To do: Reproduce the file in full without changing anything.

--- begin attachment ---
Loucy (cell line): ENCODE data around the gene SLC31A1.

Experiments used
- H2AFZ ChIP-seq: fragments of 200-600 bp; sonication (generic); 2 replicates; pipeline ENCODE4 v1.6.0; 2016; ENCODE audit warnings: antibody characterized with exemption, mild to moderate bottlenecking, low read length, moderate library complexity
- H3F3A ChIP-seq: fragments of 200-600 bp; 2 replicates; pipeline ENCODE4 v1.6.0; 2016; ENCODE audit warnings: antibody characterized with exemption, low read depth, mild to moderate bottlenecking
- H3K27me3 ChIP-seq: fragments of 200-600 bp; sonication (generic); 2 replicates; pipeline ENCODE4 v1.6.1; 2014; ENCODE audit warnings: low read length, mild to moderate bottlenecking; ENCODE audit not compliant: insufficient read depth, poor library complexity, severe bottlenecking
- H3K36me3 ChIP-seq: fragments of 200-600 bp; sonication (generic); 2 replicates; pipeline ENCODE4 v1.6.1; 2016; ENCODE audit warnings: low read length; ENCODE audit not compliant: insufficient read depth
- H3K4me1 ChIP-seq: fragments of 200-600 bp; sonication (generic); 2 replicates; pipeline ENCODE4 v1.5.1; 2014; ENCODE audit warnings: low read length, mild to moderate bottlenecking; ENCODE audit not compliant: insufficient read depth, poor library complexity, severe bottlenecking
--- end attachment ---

Loucy (cell line): ENCODE data around the gene SLC31A1.

Experiments used
- H2AFZ ChIP-seq: fragments of 200-600 bp; sonication (generic); 2 replicates; pipeline ENCODE4 v1.6.0; 2016; ENCODE audit warnings: antibody characterized with exemption, mild to moderate bottlenecking, low read length, moderate library complexity
- H3F3A ChIP-seq: fragments of 200-600 bp; 2 replicates; pipeline ENCODE4 v1.6.0; 2016; ENCODE audit warnings: antibody characterized with exemption, low read depth, mild to moderate bottlenecking
- H3K27me3 ChIP-seq: fragments of 200-600 bp; sonication (generic); 2 replicates; pipeline ENCODE4 v1.6.1; 2014; ENCODE audit warnings: low read length, mild to moderate bottlenecking; ENCODE audit not compliant: insufficient read depth, poor library complexity, severe bottlenecking
- H3K36me3 ChIP-seq: fragments of 200-600 bp; sonication (generic); 2 replicates; pipeline ENCODE4 v1.6.1; 2016; ENCODE audit warnings: low read length; ENCODE audit not compliant: insufficient read depth
- H3K4me1 ChIP-seq: fragments of 200-600 bp; sonication (generic); 2 replicates; pipeline ENCODE4 v1.5.1; 2014; ENCODE audit warnings: low read length, mild to moderate bottlenecking; ENCODE audit not compliant: insufficient read depth, poor library complexity, severe bottlenecking